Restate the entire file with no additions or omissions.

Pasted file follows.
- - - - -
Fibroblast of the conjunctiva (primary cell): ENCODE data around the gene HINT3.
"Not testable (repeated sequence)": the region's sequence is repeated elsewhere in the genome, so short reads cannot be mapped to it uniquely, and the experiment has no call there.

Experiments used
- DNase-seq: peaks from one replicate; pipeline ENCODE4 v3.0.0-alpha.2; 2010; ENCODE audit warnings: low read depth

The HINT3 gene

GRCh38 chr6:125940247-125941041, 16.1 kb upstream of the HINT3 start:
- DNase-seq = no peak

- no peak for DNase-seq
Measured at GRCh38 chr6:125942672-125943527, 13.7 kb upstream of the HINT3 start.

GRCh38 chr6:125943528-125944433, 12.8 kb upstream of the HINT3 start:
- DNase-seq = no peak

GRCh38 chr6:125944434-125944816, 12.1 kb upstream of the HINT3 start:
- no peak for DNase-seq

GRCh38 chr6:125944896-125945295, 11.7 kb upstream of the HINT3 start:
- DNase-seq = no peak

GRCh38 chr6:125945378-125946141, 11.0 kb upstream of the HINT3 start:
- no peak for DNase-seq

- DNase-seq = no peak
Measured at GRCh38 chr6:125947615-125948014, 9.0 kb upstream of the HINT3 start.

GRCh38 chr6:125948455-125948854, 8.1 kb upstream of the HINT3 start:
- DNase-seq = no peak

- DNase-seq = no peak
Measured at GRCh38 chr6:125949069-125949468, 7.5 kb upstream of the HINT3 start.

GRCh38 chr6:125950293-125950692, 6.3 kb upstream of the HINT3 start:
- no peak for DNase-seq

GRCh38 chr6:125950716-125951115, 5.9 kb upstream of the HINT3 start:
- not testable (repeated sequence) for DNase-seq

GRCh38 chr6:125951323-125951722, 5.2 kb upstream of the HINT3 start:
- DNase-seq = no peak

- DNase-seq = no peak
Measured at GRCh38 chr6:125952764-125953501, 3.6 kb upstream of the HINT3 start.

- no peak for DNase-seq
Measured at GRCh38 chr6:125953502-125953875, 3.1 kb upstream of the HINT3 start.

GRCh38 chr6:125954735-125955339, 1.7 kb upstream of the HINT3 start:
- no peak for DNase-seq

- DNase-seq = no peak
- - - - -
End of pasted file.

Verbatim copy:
Fibroblast of the conjunctiva (primary cell): ENCODE data around the gene HINT3.
"Not testable (repeated sequence)": the region's sequence is repeated elsewhere in the genome, so short reads cannot be mapped to it uniquely, and the experiment has no call there.

Experiments used
- DNase-seq: peaks from one replicate; pipeline ENCODE4 v3.0.0-alpha.2; 2010; ENCODE audit warnings: low read depth

The HINT3 gene

GRCh38 chr6:125940247-125941041, 16.1 kb upstream of the HINT3 start:
- DNase-seq = no peak

- no peak for DNase-seq
Measured at GRCh38 chr6:125942672-125943527, 13.7 kb upstream of the HINT3 start.

GRCh38 chr6:125943528-125944433, 12.8 kb upstream of the HINT3 start:
- DNase-seq = no peak

GRCh38 chr6:125944434-125944816, 12.1 kb upstream of the HINT3 start:
- no peak for DNase-seq

GRCh38 chr6:125944896-125945295, 11.7 kb upstream of the HINT3 start:
- DNase-seq = no peak

GRCh38 chr6:125945378-125946141, 11.0 kb upstream of the HINT3 start:
- no peak for DNase-seq

- DNase-seq = no peak
Measured at GRCh38 chr6:125947615-125948014, 9.0 kb upstream of the HINT3 start.

GRCh38 chr6:125948455-125948854, 8.1 kb upstream of the HINT3 start:
- DNase-seq = no peak

- DNase-seq = no peak
Measured at GRCh38 chr6:125949069-125949468, 7.5 kb upstream of the HINT3 start.

GRCh38 chr6:125950293-125950692, 6.3 kb upstream of the HINT3 start:
- no peak for DNase-seq

GRCh38 chr6:125950716-125951115, 5.9 kb upstream of the HINT3 start:
- not testable (repeated sequence) for DNase-seq

GRCh38 chr6:125951323-125951722, 5.2 kb upstream of the HINT3 start:
- DNase-seq = no peak

- DNase-seq = no peak
Measured at GRCh38 chr6:125952764-125953501, 3.6 kb upstream of the HINT3 start.

- no peak for DNase-seq
Measured at GRCh38 chr6:125953502-125953875, 3.1 kb upstream of the HINT3 start.

GRCh38 chr6:125954735-125955339, 1.7 kb upstream of the HINT3 start:
- no peak for DNase-seq

- DNase-seq = no peak